Book Plunge: Jesus the Muslim Prophet Part 4

How did Jews see the Son of God? Let’s plunge into the Deeper Waters and find out.

Well friends, I hate to say it but once again, we have a whole lot of nothing to reply to. Fatoohi goes through a lot of passages about the term “Son of God” in the Old Testament to see what they meant and yes, he is right that there are a variety of meanings to them. I gather that all of this is meant to somehow imply that since none of these categories includes something akin to being a divine being or the second person of the Trinity, that that rules that out for Jesus.

Unfortunately, the argument doesn’t work.

For instance, Fatoohi has said that no human who was the son of God in the Old Testament was considered to be deity. Fair enough, but then also no human who was considered to be son of God in the Old Testament was born of a virgin, which I do affirm. The realities Fatoohi has stated that set Jesus apart did not apply to any of these Old Testament saints.

It might seem like a bogus idea, but hear me out on this. What if, just what if, maybe it’s the case that all of these were just hints and shadows of what to come and maybe Jesus is the Son of God par excellence? Maybe He in His being fulfills what it means to be the Son of God?

Unfortunately, this is an item that Fatoohi never considers, at least in this section. Once again, if you are a Muslim and you are reading this, this is probably manna from heaven that you are enjoying, but if you don’t already buy into the claims of Islam, you’re not going to buy into these. Again, he might have more in the next chapters, but I doubt it.

However, in the interest of giving credit where credit is due, I will applaud that he at least bothered to interact with some of the intertestamental material. He does refer to Hanini Ben Dosa and he does refer to Honi, also known as Honi, The Circle-Drawer. It’s good to see he at least did this level of study into the topic and while Protestants like myself don’t think of any of the intertestamental period as divinely inspired, we should still read it.

The intertestamental period shaped the thought of the Jewish culture at the time of Jesus regardless of if it was inspired or not. It’s also why I would encourage Catholics and Orthodox to read Protestant works since they will interact with many of them to understand their side and Protestants to do likewise. If we all stay in our own bubbles reading and ingesting only the ideas that agree with us, we will never really grow.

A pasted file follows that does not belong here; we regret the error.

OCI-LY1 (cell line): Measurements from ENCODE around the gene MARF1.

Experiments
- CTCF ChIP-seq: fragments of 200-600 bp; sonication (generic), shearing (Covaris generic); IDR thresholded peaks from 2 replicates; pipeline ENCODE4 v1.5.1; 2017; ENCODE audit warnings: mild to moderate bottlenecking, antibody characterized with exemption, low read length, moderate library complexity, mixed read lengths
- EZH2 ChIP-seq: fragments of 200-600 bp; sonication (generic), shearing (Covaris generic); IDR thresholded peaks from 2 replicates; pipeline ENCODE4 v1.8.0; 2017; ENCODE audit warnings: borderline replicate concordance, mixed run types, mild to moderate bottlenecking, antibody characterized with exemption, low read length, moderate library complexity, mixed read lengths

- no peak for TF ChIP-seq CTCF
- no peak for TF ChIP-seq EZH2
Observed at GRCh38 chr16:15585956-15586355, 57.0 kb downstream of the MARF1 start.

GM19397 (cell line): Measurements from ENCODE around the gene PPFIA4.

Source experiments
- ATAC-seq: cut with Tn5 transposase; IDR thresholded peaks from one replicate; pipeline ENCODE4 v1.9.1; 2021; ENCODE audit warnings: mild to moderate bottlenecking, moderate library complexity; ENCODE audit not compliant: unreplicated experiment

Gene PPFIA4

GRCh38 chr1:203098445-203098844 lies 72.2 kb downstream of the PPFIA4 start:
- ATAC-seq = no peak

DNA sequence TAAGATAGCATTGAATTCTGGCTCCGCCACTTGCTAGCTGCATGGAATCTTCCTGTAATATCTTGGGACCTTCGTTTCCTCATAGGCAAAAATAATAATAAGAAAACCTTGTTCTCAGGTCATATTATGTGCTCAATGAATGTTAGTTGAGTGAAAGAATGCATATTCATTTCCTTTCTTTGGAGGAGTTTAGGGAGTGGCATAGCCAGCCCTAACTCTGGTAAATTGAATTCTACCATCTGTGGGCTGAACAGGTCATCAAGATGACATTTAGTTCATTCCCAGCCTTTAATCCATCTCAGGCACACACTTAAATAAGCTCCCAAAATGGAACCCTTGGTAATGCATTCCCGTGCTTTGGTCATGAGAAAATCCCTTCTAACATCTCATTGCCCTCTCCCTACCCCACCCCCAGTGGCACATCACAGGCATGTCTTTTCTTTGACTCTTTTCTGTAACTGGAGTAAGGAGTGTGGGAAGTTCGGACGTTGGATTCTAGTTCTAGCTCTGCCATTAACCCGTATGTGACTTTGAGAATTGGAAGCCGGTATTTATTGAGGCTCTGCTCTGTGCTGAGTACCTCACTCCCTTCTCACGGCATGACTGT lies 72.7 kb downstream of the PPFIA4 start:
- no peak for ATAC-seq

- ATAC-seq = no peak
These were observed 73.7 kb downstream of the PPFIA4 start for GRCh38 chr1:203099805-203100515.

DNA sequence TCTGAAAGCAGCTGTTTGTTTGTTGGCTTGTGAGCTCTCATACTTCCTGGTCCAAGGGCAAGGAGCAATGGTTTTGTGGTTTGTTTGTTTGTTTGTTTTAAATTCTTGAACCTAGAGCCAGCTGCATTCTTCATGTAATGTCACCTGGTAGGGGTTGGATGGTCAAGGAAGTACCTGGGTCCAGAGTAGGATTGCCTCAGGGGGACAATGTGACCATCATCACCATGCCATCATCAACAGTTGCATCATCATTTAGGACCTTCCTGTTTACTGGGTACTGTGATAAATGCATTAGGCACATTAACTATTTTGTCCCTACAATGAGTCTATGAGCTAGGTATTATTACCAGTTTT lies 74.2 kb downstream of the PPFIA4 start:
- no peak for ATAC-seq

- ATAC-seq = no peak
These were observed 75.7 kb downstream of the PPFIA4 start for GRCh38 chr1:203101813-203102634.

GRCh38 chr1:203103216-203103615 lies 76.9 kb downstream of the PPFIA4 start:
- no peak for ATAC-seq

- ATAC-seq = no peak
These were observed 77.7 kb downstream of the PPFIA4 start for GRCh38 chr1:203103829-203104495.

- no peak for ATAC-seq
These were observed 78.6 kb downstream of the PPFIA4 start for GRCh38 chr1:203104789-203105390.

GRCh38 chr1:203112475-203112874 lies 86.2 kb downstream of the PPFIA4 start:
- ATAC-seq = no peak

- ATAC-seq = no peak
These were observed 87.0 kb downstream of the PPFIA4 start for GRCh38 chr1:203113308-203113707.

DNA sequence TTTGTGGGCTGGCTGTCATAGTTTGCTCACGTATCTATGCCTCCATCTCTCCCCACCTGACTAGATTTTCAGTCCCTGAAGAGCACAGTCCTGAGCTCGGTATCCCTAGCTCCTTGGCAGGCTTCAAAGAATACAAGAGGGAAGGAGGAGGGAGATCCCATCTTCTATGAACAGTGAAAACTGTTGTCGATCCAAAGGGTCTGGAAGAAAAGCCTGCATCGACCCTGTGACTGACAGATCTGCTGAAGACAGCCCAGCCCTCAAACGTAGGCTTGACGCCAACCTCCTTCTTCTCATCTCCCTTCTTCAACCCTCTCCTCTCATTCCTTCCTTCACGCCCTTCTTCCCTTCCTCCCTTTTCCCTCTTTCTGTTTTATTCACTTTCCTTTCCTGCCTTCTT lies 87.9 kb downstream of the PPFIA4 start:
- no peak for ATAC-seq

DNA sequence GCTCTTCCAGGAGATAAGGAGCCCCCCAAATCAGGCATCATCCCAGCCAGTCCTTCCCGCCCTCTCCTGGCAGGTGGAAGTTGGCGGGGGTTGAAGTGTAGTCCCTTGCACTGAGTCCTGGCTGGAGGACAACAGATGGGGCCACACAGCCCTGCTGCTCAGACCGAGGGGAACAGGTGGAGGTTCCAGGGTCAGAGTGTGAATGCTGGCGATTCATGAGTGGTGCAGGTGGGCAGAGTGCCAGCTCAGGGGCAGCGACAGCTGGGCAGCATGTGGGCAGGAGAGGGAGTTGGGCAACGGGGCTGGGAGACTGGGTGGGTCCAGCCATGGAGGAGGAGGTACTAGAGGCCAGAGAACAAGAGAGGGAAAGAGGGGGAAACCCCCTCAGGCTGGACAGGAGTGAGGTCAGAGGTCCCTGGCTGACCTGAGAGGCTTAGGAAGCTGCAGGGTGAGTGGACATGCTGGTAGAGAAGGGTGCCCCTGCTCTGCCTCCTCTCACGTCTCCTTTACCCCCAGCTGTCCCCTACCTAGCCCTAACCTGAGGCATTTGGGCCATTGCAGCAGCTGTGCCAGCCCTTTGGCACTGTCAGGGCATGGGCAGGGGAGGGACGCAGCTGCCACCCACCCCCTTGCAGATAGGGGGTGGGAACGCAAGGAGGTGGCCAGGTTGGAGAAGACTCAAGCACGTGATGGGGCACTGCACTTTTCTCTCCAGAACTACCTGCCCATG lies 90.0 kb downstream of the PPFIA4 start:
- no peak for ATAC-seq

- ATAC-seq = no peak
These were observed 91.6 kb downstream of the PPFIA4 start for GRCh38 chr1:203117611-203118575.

So next time, we’re going to start looking at how Christians use the term Son of God. Again, color me skeptical that Fatoohi will get it right. We’ll see what happens.

In Christ,
Nick Peters
(And I affirm the virgin birth)

Book Plunge: Jesus the Muslim Prophet Part 3

Is Jesus human? Let’s plunge into the Deeper Waters and find out.

Yes. He is.

Next time we’ll continue looking at this book and…..

Oh. You probably want to hear more.

There are some interesting aspects to point out in this chapter, but overall, the goal of Fatoohi in this chapter seems to be to keep pointing out that Jesus was human. I don’t know where these Christians are that he thinks he needs to convince of that are. It’s actually an essential part of Christianity not just that Jesus was human but that Jesus is STILL human.

I was surprised to hear him say that the Christ was killed on the cross. I do not know if he is somehow making some distinction between the Christ and Jesus, which strikes me as an odd position for a Muslim to take. Still, it is rare as well to find a Muslim that agrees that Jesus died on the cross. I don’t think the Qur’an necessarily rules it out, but I also know the majority of Muslims argue against it, even sometimes calling it the cruci-fiction.

Yet in the very next paragraph, he says that the Christians repudiated the view of the Jews that the Messiah would be a conquering warrior yet replaced him with a divine figure. He claims that this had no roots at all until Paul came along and until the Gospel of John was written. I do think he has other chapters on this later on. We’ll see but if so, I won’t fault him for not making his case now.

Later on, Fatoohi says that Jesus lived, died, and will be resurrected like everyone else. Again, this is a fascinating admission. He does say that Christians invented the concept of the second coming when the end of the world didn’t come. Readers can look through what I have written on Preterism to know how I see that concept.

So somehow, Fatoohi still thinks it’s a major point to stress that Jesus was a human being like all other Messiah figures in the Old Testament were. Again, no one is arguing against this. True, Christians do tend to downplay the humanity of Christ, but they still know He is human.

This is the problem I often find with reading material written to attack Christianity. I don’t care if we’re talking about Muslims or if we’re talking about internet atheists. Most of them do not really understand the position that they’re arguing against. They do not read the books that argue for the position they are opposed to. Meanwhile, when I realized I could be speaking to students about the doctrine of the Trinity for when they speak to Muslims, the first books I was buying were the Muslim books I could find on the topic.